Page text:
Ready?

Alica had a good look ’round her stash and has decided to pass along this beautiful combo. It’s two skeins of Lorna’s laces Shepherd sock, and beautiful skein of Jaggerspun wool/silk.  She thinks they’d make a lovely co-coordinating sock/scarf combo, and I think she’s spot on.  I hope Charlene M agrees, because they’re on the way to her house.

aliciapink 2014-06-26

Next up, Fiona and Amanda over at Knit Social have a copy of their awesome book Cascadia for the cause.  It’s a fab book (I have one – you can see all the patterns on Rav here) that celebrates not just knitting, but the coastal region of British Columbia. (It’s beautiful there. Hard not to be inspired by it.)  It’s going out to Linda R, and I bet she casts on something right away.

cascadia 2014-06-26

In another category of beautiful fibre arts, Beth over at Dancing Dog Studio has a gorgeous handwoven beaded bracelet that’s going out into the world. (Take a look at that shop. Pretty, pretty, pretty.)

dancingdogetsy 2014-06-26

She’ll be sending it to Kara C.

Faith has a cute idea… she’s donating two copies of her Flourish pattern.

flourish 2014-06-26

One’s going out to Sarah H, and one’s going out to someone that Sarah chooses, just to keep the good times rolling!

Jana over at Colorful Yarn has a great present.  One lucky knitter will be choosing from amongst some of the wonders in her shop. She’s donating either two skeins of her hand-dyed fingering or worsted: fingering is 120 g, 400 yards; worsted is 100 g, 250 yards. Both are  super wash merino tightly spun in Pennsylvania. These can be dyed the same or different colors – knitters choice.
dbmixedberries 2014-06-26
OR
heavenlylace 2014-06-26
One skein of lace weight, either a 70% alpaca, 20% silk and 10% cashmere or 80% merino and 20% silk. Both are 100g and 1,300 yards. (Jana knits with this doubled for a heavy lace weight.) Again… knitters choice of colour.  Julie S is going to have a hard time choosing!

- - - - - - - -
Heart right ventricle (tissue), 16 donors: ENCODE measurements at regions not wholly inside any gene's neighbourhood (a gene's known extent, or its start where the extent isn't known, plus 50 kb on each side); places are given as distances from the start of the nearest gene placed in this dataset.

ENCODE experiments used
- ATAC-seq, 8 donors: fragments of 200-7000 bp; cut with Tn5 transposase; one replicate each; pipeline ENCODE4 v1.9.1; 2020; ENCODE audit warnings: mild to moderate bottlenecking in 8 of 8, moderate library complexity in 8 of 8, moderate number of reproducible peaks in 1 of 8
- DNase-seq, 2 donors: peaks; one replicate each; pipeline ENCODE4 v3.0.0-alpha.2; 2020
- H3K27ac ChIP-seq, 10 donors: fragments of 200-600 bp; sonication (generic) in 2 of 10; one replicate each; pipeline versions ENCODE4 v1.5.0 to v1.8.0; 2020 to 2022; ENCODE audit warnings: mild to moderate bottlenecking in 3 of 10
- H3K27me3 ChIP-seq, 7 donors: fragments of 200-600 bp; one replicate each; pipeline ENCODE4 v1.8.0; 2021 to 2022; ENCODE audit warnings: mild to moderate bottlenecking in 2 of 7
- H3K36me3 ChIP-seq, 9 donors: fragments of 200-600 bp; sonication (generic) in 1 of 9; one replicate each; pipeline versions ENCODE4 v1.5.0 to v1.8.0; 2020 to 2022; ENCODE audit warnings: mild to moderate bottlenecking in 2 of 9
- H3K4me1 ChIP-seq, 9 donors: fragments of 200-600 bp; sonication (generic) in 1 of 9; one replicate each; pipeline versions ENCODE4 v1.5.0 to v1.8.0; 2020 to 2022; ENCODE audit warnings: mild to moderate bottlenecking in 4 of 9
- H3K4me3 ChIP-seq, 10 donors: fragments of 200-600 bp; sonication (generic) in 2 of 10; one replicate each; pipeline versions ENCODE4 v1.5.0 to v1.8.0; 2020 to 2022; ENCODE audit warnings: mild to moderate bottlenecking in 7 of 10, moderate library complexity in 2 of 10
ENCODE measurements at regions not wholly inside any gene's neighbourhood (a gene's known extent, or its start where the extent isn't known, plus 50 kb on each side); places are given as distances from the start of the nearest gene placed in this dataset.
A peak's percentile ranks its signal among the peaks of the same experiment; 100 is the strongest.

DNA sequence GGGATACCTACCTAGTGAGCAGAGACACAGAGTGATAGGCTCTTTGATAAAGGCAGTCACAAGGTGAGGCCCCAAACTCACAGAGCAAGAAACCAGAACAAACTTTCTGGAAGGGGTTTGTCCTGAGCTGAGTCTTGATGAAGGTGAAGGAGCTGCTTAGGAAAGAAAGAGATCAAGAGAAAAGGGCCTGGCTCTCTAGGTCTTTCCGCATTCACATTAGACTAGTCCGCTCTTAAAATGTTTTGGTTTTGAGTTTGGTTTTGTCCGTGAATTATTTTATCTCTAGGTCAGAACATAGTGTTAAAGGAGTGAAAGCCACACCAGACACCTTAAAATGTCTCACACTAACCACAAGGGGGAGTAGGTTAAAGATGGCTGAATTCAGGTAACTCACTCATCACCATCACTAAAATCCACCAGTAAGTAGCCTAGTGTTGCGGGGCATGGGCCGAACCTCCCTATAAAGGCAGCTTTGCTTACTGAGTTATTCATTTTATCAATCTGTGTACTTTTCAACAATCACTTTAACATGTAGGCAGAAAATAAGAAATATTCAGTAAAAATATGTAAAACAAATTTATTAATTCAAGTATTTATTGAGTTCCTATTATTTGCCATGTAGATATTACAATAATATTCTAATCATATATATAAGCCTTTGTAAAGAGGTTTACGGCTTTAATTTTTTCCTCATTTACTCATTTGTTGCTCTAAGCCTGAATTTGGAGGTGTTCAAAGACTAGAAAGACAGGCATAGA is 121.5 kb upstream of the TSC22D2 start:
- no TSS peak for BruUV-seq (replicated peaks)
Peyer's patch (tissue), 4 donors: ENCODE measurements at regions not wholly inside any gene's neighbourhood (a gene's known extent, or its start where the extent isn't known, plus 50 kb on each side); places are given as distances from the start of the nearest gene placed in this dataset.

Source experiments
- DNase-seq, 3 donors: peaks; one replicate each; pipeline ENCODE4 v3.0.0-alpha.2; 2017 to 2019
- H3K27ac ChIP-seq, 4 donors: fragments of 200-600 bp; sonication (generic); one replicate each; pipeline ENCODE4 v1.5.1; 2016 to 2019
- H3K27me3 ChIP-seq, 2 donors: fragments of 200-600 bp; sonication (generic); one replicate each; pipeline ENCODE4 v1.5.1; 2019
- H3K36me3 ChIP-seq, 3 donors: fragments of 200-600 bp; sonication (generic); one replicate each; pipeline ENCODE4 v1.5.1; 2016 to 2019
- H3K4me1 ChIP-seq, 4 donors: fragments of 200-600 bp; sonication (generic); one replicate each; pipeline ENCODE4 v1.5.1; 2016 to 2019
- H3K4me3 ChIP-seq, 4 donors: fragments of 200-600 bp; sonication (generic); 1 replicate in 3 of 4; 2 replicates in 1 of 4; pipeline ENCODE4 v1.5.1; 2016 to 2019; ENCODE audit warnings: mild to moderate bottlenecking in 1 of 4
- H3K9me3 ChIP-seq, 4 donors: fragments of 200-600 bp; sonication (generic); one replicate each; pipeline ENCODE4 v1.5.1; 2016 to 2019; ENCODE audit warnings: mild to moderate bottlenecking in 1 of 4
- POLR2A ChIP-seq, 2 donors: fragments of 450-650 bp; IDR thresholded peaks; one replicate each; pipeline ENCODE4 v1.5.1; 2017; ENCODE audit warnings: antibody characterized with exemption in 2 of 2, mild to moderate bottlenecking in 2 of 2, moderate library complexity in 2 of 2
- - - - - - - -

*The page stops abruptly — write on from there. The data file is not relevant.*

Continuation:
Oh, lovely thing here.  Carol has somehow decided to be without this beauty.

woolmeiselace 2014-06-26

The picture doesn’t do it justice, but it’s a gorgeous skein of Wollmeise Lace-Garn in Zimptafel.  (1590 metres!) It will make the most beautiful thing, and I can’t wait to see what Ruth Ann H will make!

One more? Sure – and actually, it’s two in one! Amazing Laura over at Still life with Knitting and Knitifacts (seriously, she’s doing something great for someone every time I look around) has two wonderful gifts.  First, Lou H will get a nifty sock package… choosing from amongst Laura’s sock patterns and receiving a great package of stitch markers to go with…

laurasock 2014-06-26

and then Maggie S will get a nifty package too, choosing from the Cowl patterns!

lauracowl 2014-06-26

Shazam! There we go… another slew of gifts to go out, and another thing off my list, and a lovely day to you all.  I’m going to go work on that couscous, and the laundry. And my email. And those socks.

(PS.  If you haven’t visited in a while, and you don’t know why people are getting presents, to get in on the action, you just donate to someone on our little family team -

Me

Jen

Ken

Samantha

Amanda

Pato

and then send an email to me at Stephanie@yarnharlot.ca with “Enter me” as the subject line, and give me your address, and whether or not you’d like to be in it for spinning gifts, or just knitting. That’s it!)

 

87 thoughts on “Settling In and Cleaning up

  1. That’s pretty much the state of my house too. I have my houseproud parents arriving in around 20 hours, and a mate coming round so he can hem 3 pairs of trousers because his sewing machine’s blown up… I know your pain.

  2. My arithmetic is not good at the best of times. But it seems that both Amanda and Samantha have reached their goals. Steph, Jen, Ken and Pato need some help getting there. I’m in there helping …

    • The best method is to cover the litter box with a sturdy plastic garbage bag. Even my super fussy cat will eventually pee on it and then I can collect a sizable, clean sample. The vets are always impressed because getting a litter-free urine sample from a cat is not easy!

    • You can also use something non-absorbent in the place of litter in a clean litter box – beans, marbles, specially-made litter that can be acquired from some vets.

  3. Pingback: Settling In and Cleaning up | Yarn Buyer